Water Tastes Sweeter When in Love

by Kathy Jones on  January 23, 2014 at 9:01 PM Lifestyle News   - G J E 4
After linking loneliness to coldness and heaviness to importance, researchers at Radboud University Nijmegen in the Netherlands now suggest that when a person is in love, then even plain water tastes sweeter.
 Water Tastes Sweeter When in Love
Water Tastes Sweeter When in Love

"We always say love is sweet. We thought let's see whether this it true," study researcher Kai Qin Chan, a doctoral candidate, was quoted as saying on

The fact that even water tastes sweeter when people think about love reveals that the emotion is not acting on the taste receptors on the tongue - making them more sensitive to sugar.

"There's no sugar in the water, after all. Instead, the effect must arise from the brain's processing of the taste information," added Chan.

Chan and his colleagues felt that embodied metaphors develop only after a lot of experience.

After surveying students at the National University of Singapore to be sure that they were aware of the 'love is sweet' and 'jealousy is bitter' metaphor, Chan conducted three experiments with 197 of them.

In the first two studies, researchers asked students to write about an experience either with romantic love or with jealousy, or about a neutral topic.

Next, scientists had the students taste either Ribena Pastilles - a sweet-and-sour gummy candy - or Meiji Morinaga bittersweet chocolates.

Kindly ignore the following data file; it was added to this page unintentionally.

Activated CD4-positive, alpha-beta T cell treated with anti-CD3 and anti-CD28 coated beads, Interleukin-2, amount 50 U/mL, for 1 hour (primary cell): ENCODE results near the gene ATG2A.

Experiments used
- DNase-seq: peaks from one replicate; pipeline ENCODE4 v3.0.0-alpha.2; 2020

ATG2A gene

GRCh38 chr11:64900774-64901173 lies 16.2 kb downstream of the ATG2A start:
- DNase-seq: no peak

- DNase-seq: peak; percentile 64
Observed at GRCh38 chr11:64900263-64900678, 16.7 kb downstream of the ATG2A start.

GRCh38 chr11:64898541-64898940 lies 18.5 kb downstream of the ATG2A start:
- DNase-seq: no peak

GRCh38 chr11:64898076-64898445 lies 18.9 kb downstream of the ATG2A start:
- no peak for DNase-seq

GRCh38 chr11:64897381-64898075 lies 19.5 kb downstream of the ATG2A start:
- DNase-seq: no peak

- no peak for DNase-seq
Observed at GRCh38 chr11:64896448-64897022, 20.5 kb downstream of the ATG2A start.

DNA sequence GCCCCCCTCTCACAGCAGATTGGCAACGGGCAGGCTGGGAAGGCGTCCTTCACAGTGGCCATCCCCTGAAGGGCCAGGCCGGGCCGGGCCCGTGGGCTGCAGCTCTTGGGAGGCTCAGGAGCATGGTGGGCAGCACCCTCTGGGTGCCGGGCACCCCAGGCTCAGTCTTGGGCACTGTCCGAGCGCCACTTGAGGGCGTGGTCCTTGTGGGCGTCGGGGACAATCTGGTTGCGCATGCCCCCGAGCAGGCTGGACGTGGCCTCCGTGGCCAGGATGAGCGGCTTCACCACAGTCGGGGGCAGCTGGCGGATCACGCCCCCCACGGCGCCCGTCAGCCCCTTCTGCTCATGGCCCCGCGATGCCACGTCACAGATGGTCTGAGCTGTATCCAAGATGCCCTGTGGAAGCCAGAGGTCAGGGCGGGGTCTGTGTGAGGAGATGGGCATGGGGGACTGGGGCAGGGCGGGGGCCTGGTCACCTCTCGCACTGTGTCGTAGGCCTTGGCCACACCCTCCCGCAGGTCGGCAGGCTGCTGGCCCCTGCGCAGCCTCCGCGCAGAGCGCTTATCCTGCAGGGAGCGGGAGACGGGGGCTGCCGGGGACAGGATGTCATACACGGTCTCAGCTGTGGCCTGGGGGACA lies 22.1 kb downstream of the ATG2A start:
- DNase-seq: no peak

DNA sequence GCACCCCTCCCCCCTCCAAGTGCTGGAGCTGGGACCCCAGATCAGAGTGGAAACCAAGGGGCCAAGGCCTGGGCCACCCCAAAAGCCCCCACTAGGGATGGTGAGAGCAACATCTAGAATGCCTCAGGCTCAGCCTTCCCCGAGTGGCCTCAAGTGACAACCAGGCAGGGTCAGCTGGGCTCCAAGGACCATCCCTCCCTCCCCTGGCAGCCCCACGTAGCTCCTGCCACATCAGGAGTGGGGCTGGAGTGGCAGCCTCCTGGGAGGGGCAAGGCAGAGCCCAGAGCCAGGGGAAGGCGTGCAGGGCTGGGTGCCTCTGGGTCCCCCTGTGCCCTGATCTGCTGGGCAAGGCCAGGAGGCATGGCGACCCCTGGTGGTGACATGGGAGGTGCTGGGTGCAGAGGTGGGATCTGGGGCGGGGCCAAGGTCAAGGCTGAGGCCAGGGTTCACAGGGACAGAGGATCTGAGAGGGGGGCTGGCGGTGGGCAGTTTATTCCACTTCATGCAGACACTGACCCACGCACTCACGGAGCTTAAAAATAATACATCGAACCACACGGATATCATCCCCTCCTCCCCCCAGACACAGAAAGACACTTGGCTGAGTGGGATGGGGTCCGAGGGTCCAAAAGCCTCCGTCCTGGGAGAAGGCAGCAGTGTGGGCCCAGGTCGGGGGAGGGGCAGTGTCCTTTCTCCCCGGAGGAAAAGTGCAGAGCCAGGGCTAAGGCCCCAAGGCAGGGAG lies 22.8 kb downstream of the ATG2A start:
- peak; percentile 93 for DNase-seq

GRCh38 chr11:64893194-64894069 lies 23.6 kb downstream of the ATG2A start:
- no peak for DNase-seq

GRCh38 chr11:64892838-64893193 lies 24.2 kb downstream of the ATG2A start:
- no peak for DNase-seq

After tasting the candies, the students ranked the treats' sweetness, bitterness and sourness.

Those who had written about love ranked both candies as sweeter than those who had written about jealousy or a neutral topic.

Next, the researchers repeated the study, but this time asking 93 new students to sample distilled water instead of candy.

Researchers told the students the water was a new drink product and asked them to rate its sweetness, bitterness and sourness.

Again, love made the water taste sweeter - even though it had no real taste at all, said the study.

Jealousy did not affect the water's taste.

The linkage of love with the physical experience of sweetness may go back to infancy, Chan said.

Babies start their lives drinking breast milk or formula, both of which are sweet, and may learn to associate that taste with their mother's love, he added in the paper published in the journal Emotion.

Source: IANS

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